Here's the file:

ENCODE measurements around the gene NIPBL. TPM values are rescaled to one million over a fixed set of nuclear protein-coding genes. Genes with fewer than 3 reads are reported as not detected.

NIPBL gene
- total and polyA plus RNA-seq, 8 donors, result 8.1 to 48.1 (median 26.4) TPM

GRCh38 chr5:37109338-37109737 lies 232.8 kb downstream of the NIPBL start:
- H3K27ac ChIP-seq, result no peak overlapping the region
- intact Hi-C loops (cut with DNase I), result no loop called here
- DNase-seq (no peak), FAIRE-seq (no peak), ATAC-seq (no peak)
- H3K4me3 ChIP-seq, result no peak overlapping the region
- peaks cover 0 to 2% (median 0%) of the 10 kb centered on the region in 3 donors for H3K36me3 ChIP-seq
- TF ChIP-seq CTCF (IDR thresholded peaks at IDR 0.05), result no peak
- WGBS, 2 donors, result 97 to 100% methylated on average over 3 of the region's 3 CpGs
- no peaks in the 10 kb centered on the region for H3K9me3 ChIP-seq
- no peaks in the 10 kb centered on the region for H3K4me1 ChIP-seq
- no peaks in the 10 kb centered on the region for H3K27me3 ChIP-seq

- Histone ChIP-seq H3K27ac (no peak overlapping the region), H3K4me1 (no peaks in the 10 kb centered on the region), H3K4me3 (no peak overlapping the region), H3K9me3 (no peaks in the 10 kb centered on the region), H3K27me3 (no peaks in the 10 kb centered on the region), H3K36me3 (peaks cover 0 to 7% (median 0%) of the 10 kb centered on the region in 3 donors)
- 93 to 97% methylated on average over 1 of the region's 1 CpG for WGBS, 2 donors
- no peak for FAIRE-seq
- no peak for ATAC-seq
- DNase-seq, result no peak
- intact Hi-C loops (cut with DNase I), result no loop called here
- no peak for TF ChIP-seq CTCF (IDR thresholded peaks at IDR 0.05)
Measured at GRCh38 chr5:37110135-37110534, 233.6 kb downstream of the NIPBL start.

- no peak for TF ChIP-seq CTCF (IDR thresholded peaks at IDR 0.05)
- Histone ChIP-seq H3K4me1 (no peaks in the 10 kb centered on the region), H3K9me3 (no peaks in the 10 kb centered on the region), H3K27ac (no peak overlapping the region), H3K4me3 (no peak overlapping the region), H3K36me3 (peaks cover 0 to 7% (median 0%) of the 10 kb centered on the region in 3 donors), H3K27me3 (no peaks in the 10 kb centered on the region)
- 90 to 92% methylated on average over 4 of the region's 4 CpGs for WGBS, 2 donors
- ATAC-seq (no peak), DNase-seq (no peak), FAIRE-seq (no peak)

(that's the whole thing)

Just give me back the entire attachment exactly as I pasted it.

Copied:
ENCODE measurements around the gene NIPBL. TPM values are rescaled to one million over a fixed set of nuclear protein-coding genes. Genes with fewer than 3 reads are reported as not detected.

NIPBL gene
- total and polyA plus RNA-seq, 8 donors, result 8.1 to 48.1 (median 26.4) TPM

GRCh38 chr5:37109338-37109737 lies 232.8 kb downstream of the NIPBL start:
- H3K27ac ChIP-seq, result no peak overlapping the region
- intact Hi-C loops (cut with DNase I), result no loop called here
- DNase-seq (no peak), FAIRE-seq (no peak), ATAC-seq (no peak)
- H3K4me3 ChIP-seq, result no peak overlapping the region
- peaks cover 0 to 2% (median 0%) of the 10 kb centered on the region in 3 donors for H3K36me3 ChIP-seq
- TF ChIP-seq CTCF (IDR thresholded peaks at IDR 0.05), result no peak
- WGBS, 2 donors, result 97 to 100% methylated on average over 3 of the region's 3 CpGs
- no peaks in the 10 kb centered on the region for H3K9me3 ChIP-seq
- no peaks in the 10 kb centered on the region for H3K4me1 ChIP-seq
- no peaks in the 10 kb centered on the region for H3K27me3 ChIP-seq

- Histone ChIP-seq H3K27ac (no peak overlapping the region), H3K4me1 (no peaks in the 10 kb centered on the region), H3K4me3 (no peak overlapping the region), H3K9me3 (no peaks in the 10 kb centered on the region), H3K27me3 (no peaks in the 10 kb centered on the region), H3K36me3 (peaks cover 0 to 7% (median 0%) of the 10 kb centered on the region in 3 donors)
- 93 to 97% methylated on average over 1 of the region's 1 CpG for WGBS, 2 donors
- no peak for FAIRE-seq
- no peak for ATAC-seq
- DNase-seq, result no peak
- intact Hi-C loops (cut with DNase I), result no loop called here
- no peak for TF ChIP-seq CTCF (IDR thresholded peaks at IDR 0.05)
Measured at GRCh38 chr5:37110135-37110534, 233.6 kb downstream of the NIPBL start.

- no peak for TF ChIP-seq CTCF (IDR thresholded peaks at IDR 0.05)
- Histone ChIP-seq H3K4me1 (no peaks in the 10 kb centered on the region), H3K9me3 (no peaks in the 10 kb centered on the region), H3K27ac (no peak overlapping the region), H3K4me3 (no peak overlapping the region), H3K36me3 (peaks cover 0 to 7% (median 0%) of the 10 kb centered on the region in 3 donors), H3K27me3 (no peaks in the 10 kb centered on the region)
- 90 to 92% methylated on average over 4 of the region's 4 CpGs for WGBS, 2 donors
- ATAC-seq (no peak), DNase-seq (no peak), FAIRE-seq (no peak)